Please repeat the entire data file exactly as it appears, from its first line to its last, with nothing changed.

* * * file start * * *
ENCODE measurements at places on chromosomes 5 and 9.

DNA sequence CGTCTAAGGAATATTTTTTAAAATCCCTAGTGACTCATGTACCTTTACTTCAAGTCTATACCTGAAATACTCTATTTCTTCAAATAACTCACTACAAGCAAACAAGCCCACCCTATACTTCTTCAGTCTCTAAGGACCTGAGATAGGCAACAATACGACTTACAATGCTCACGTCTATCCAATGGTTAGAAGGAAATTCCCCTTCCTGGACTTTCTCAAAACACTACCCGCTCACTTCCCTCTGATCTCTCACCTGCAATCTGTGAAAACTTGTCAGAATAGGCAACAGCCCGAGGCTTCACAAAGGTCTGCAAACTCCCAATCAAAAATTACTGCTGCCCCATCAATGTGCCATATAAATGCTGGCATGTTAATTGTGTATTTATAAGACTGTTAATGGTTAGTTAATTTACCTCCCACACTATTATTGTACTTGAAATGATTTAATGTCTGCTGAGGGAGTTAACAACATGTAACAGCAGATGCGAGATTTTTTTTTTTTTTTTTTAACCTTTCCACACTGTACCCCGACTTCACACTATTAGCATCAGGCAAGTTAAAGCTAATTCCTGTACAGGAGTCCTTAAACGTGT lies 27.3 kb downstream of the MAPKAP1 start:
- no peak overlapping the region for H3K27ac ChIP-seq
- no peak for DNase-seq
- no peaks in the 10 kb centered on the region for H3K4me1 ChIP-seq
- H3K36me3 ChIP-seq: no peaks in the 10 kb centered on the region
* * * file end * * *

ENCODE measurements at places on chromosomes 5 and 9.

DNA sequence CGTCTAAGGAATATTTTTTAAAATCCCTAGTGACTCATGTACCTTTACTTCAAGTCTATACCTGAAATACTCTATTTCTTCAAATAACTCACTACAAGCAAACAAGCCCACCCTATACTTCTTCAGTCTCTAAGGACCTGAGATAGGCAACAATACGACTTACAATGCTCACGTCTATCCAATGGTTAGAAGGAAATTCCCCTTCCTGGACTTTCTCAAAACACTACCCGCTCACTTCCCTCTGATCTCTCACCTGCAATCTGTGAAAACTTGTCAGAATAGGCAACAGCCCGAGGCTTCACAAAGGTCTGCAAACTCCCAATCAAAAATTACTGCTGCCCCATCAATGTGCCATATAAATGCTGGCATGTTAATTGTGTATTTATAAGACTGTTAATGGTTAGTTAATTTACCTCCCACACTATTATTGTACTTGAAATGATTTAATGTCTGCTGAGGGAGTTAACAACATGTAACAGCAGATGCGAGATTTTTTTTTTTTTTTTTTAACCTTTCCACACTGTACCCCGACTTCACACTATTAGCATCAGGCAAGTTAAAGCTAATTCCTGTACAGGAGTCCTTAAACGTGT lies 27.3 kb downstream of the MAPKAP1 start:
- no peak overlapping the region for H3K27ac ChIP-seq
- no peak for DNase-seq
- no peaks in the 10 kb centered on the region for H3K4me1 ChIP-seq
- H3K36me3 ChIP-seq: no peaks in the 10 kb centered on the region